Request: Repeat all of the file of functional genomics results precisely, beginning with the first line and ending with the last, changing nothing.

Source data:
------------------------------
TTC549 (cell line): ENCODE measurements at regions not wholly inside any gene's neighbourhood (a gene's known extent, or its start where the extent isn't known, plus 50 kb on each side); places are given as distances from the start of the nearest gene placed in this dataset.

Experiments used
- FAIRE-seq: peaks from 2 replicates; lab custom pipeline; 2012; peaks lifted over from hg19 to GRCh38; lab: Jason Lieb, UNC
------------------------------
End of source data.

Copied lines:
TTC549 (cell line): ENCODE measurements at regions not wholly inside any gene's neighbourhood (a gene's known extent, or its start where the extent isn't known, plus 50 kb on each side); places are given as distances from the start of the nearest gene placed in this dataset.

Experiments used
- FAIRE-seq: peaks from 2 replicates; lab custom pipeline; 2012; peaks lifted over from hg19 to GRCh38; lab: Jason Lieb, UNC